After spending sunny January days roaming the streets of Valencia, Susan was ready to get out of town for a day. I had no objection, so we hopped aboard the Cercanias C3 train for the slow ride to Requena.
For me, there’s nothing quite like a train journey. I like the gentle swaying of the carriage and the picnic lunch we’re sure to carry. The train slowly climbs to the plateau after clearing the industrial wastelands that seem to sprout around every train terminal in Spain. There’s the anticipation as the train approaches our stop. Then, in a minute or two, you’re there, on the platform, the train is pulling away and it’s time to take one another by the hand and head out to see how our day will turn out.
That day in Requena, we had a slow, more or less aimless stroll in mind to be capped off with a visit to a historic bodega. What we didn’t anticipate was that we’d be so enchanted with this peaceful municipality of about 20,000 people.
We started our meander by heading loosely toward the town plaza. But, we were quickly distracted at Avaneda de Arrabal when we spied a monument a couple blocks off in the opposite direction. The sun was shining and the air was still so off we went to check out A la Vendimia or “to the vintage.” Four bronze bas relief sculptures at the base of the monument let us know these folks take their wine culture seriously.
Back on our path toward the central plaza we rambled along the quiet avenue ranked by plane trees and wound our way through narrow passages of the old town. I love it when we find a quiet, sunny plaza and Requena’s Plaza de Albornoz didn’t disappoint. We just sat and soaked up the February sun while waiting a few minutes for Ana who hosted our visit to the historic Murviedro Bodega.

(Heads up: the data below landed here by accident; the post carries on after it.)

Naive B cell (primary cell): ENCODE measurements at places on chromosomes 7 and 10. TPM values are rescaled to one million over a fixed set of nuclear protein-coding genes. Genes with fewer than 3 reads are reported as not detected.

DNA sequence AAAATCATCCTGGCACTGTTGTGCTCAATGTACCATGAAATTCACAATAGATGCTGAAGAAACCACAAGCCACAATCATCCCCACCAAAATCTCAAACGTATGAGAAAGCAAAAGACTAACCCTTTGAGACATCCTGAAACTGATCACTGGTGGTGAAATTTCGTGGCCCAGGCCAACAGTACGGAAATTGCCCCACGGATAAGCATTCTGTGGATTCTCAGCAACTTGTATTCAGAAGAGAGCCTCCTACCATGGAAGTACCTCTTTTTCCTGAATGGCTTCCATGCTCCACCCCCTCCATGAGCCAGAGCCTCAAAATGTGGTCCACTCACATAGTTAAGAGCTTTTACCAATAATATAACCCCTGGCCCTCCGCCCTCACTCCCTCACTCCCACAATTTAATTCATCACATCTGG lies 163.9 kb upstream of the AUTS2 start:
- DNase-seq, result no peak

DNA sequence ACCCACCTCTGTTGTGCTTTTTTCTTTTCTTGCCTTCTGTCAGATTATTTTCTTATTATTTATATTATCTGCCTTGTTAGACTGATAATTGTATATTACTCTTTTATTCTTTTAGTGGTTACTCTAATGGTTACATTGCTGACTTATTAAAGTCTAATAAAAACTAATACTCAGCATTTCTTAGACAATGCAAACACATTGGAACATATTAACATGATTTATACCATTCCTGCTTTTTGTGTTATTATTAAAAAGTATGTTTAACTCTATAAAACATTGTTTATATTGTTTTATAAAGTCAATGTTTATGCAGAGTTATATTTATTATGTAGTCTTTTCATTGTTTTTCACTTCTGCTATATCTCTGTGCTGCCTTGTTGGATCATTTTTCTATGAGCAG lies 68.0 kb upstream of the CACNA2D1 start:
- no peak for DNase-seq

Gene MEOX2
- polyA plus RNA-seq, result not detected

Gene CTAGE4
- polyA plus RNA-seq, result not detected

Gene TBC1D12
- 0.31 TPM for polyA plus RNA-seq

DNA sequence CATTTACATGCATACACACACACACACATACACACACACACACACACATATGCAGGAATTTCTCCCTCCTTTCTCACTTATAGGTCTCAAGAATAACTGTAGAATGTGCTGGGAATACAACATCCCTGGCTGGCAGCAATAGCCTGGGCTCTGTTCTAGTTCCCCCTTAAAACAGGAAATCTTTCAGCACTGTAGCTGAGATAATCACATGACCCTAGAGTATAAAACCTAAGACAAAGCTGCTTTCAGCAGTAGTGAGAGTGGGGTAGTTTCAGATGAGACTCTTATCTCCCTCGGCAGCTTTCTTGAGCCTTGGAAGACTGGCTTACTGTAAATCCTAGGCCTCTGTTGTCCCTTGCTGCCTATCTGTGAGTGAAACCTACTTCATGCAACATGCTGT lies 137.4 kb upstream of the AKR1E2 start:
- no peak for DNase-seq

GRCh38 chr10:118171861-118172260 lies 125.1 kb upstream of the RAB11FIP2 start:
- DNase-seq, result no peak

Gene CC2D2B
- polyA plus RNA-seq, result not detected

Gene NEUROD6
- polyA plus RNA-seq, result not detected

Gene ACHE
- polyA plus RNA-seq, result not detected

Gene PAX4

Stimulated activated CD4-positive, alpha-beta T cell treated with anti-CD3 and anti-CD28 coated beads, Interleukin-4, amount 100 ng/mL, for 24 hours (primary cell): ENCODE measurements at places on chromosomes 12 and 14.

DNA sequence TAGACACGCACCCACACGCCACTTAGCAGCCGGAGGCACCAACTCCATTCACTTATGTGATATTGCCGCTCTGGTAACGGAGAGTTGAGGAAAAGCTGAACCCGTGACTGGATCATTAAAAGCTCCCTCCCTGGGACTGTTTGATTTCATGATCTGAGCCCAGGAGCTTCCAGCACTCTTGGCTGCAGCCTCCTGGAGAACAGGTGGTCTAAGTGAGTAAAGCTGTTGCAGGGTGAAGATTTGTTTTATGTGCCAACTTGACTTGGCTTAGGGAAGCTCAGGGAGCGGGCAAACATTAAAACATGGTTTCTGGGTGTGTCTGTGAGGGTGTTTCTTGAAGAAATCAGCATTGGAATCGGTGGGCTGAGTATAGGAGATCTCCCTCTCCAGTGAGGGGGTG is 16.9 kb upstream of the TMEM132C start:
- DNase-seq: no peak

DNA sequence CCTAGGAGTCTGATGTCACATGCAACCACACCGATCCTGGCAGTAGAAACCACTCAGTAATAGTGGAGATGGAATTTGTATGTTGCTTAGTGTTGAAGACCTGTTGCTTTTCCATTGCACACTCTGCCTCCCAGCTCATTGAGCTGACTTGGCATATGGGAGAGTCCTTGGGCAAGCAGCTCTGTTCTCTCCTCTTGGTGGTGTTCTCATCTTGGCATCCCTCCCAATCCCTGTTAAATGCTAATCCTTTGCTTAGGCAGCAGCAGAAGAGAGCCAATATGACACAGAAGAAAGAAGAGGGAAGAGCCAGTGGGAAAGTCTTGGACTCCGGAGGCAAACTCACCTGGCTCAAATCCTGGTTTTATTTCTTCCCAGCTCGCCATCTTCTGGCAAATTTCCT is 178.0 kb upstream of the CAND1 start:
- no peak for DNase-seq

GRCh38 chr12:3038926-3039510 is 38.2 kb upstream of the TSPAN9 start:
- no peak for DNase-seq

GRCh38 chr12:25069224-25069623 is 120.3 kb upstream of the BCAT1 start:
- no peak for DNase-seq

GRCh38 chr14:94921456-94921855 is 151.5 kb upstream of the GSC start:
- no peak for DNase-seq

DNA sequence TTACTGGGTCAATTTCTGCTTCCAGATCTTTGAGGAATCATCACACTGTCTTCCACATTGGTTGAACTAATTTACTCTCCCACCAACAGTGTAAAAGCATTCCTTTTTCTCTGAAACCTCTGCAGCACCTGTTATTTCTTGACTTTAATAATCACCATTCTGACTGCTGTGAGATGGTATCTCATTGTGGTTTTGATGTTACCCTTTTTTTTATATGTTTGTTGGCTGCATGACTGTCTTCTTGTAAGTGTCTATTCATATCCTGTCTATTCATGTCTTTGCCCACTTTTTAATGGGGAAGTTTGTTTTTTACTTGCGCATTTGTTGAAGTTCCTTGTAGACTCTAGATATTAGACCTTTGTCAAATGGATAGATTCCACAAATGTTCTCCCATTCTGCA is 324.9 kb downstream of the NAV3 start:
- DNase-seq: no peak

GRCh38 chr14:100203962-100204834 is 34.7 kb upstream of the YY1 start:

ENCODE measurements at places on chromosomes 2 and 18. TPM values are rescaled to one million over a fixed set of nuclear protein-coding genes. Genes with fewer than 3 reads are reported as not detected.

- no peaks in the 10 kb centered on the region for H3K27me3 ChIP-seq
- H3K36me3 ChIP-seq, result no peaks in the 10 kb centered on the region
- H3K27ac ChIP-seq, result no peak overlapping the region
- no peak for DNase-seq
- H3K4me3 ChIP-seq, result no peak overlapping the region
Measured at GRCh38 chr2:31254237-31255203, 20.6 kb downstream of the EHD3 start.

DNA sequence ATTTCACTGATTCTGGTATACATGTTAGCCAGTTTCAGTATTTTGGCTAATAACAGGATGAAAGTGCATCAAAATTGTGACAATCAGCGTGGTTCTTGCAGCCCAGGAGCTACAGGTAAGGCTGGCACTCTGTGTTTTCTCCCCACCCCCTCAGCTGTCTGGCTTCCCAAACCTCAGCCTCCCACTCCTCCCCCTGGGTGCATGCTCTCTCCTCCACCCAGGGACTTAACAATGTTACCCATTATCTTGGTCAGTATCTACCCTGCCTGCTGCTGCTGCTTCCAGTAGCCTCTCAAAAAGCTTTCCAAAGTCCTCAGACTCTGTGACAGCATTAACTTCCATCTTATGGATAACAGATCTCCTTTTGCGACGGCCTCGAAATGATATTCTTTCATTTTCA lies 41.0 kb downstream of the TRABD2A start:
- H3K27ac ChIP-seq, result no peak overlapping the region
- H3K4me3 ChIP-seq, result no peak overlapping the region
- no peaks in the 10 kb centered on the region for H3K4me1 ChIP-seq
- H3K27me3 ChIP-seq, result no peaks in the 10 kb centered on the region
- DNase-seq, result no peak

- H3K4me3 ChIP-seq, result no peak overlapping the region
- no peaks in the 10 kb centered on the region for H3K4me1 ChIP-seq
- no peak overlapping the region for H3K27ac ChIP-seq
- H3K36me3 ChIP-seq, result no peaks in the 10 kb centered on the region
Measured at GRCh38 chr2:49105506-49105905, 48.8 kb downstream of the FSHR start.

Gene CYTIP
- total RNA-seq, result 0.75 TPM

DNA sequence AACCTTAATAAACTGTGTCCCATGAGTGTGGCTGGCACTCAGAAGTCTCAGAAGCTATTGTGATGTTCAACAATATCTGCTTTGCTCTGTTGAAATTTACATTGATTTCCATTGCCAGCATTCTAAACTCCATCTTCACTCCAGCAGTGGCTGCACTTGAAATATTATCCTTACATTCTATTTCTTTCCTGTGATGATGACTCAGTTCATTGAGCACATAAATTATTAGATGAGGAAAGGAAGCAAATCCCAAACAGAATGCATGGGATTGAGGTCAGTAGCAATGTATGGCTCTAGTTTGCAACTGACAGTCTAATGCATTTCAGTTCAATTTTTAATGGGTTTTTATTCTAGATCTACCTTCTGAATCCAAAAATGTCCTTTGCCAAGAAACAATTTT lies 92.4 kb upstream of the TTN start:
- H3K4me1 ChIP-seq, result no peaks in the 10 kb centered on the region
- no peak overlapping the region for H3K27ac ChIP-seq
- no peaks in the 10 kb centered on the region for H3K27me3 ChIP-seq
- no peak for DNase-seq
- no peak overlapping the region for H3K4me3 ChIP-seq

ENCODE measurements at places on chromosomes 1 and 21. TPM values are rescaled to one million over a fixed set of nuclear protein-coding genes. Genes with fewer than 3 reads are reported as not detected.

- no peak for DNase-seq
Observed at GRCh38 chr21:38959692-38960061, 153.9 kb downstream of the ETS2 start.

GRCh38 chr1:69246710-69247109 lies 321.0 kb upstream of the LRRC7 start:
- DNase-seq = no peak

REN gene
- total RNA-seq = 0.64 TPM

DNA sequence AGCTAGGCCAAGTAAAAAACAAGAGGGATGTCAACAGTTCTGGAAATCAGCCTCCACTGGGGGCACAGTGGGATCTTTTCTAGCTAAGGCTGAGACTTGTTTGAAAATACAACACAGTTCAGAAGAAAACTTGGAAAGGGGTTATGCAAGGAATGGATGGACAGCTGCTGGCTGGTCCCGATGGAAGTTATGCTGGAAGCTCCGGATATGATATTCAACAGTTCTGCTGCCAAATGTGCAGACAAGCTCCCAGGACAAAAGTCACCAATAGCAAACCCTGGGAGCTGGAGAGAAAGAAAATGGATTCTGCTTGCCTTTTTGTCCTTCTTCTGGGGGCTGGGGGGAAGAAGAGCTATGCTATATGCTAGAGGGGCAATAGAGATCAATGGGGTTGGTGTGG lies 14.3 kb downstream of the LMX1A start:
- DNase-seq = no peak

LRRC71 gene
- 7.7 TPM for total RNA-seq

Of all the wineries we’ve visited, I have to say this visit was uniquely intriguing. Murviedro has been producing wines since 1927 and the museum is a beautiful showcase for the history of the region and their wines. The tour told the story of the subterranean cellars or “wine caves” that date back to the Muslim period (9th to 12th century). They were originally used for storing grain. It wasn’t until after the Reconquista in the 1200’s that the caves were converted to wine production. Some time in the 1700’s the houses above the caves were demolished to build Plaza de Albornoz and the debris was used to fill the cellars. Then in the 1970’s the community began to recover these historic caves. The Murviedro wine museum is the most recent addition for tourists, opening in the fall of 2017.
Ana, our host, led us through the labyrinth punctuating her commentary with scores of fun facts. Her enthusiasm for her work was contagious and created a small but happy group of seven in the tasting room. We enjoyed a rosé so good we regretted bringing home only a single bottle and a smooth gran reserva that we did purchase to our carrying capacity.
We gave ourselves three hours in Requena. It is probably enough time for most visitors but we wished we'd had an additional hour or two to enjoy another glass of wine on the plaza.
About the Tour
The cave tour is offered in English, French, and Spanish. However, the tour is limited to a small number of participants so it is advisable to make advance reservations. Our ticket included the tour of the wine caves, two tastings and a bottle of wine, all for 7€ each. To make a reservation, call 96 295 59 98 or email: firstname.lastname@example.org
A Bit About Requena
Requena and its neighboring community Utiel are best known for the wines they produce from an ancient grape variety. The Bobal grape, whose origin is lost in antiquity, has been cultivated in the region since at least the 1400’s.
Though it is part of the Valencia Community much of the local culture of Requena is more closely affiliated with that of Castilla – La Mancha. For example, they don’t celebrate Las Fallas, and they don’t speak Valenciano.
We used our Tarjetas Doradas to purchase train tickets on the Cercanias Train Route C3 from Estación del Nord in Valencia. I think the best seats are on the right hand side going (and left hand side returning). We met a trio of Irish students who came from Valencia on an intercity bus for 10€
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Jamie Wyant is a retired American living in Spain. After a multifaceted career ranging from ecosystem science to digital marketing, he moved to Valencia in 2017 with his wife, Susan, and their senior pets. He writes about the joys and tribulations of living overseas. Jamie also manages the technical aspects of GentleCycle.net